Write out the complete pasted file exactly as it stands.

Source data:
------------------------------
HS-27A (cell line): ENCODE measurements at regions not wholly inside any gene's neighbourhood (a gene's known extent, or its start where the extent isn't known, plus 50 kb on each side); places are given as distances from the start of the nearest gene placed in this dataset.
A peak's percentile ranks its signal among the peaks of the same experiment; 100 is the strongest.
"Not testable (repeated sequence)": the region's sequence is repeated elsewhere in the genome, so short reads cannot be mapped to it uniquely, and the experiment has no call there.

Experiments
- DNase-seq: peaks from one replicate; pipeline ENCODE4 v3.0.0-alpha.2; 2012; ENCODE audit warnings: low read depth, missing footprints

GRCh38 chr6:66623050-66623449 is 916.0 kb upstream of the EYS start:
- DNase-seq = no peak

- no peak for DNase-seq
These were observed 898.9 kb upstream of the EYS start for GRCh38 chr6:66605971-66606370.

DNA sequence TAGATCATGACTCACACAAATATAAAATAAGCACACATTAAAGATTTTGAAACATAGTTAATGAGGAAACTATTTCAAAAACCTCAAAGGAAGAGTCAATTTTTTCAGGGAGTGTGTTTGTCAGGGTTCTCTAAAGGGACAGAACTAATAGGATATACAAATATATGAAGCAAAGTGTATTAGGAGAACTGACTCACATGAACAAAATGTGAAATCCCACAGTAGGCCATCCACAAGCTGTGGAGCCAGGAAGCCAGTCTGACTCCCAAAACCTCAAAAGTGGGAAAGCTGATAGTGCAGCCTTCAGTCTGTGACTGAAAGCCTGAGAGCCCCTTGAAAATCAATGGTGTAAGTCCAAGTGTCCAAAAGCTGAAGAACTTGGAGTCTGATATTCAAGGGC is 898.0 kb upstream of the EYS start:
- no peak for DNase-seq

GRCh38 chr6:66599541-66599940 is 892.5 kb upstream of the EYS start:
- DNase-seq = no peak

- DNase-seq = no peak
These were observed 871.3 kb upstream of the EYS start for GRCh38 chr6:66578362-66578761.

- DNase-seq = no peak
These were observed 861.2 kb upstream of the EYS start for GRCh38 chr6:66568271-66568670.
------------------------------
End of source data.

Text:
HS-27A (cell line): ENCODE measurements at regions not wholly inside any gene's neighbourhood (a gene's known extent, or its start where the extent isn't known, plus 50 kb on each side); places are given as distances from the start of the nearest gene placed in this dataset.
A peak's percentile ranks its signal among the peaks of the same experiment; 100 is the strongest.
"Not testable (repeated sequence)": the region's sequence is repeated elsewhere in the genome, so short reads cannot be mapped to it uniquely, and the experiment has no call there.

Experiments
- DNase-seq: peaks from one replicate; pipeline ENCODE4 v3.0.0-alpha.2; 2012; ENCODE audit warnings: low read depth, missing footprints

GRCh38 chr6:66623050-66623449 is 916.0 kb upstream of the EYS start:
- DNase-seq = no peak

- no peak for DNase-seq
These were observed 898.9 kb upstream of the EYS start for GRCh38 chr6:66605971-66606370.

DNA sequence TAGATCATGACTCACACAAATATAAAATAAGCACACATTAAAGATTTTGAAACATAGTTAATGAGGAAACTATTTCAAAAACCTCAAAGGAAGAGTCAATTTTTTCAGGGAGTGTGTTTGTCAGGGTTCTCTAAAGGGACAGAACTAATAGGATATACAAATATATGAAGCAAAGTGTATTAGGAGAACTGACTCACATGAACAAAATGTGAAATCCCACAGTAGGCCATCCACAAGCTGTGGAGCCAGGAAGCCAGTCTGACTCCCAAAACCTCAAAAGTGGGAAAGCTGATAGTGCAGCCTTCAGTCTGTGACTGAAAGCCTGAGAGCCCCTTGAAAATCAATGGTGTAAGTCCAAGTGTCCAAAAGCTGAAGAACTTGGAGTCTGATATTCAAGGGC is 898.0 kb upstream of the EYS start:
- no peak for DNase-seq

GRCh38 chr6:66599541-66599940 is 892.5 kb upstream of the EYS start:
- DNase-seq = no peak

- DNase-seq = no peak
These were observed 871.3 kb upstream of the EYS start for GRCh38 chr6:66578362-66578761.

- DNase-seq = no peak
These were observed 861.2 kb upstream of the EYS start for GRCh38 chr6:66568271-66568670.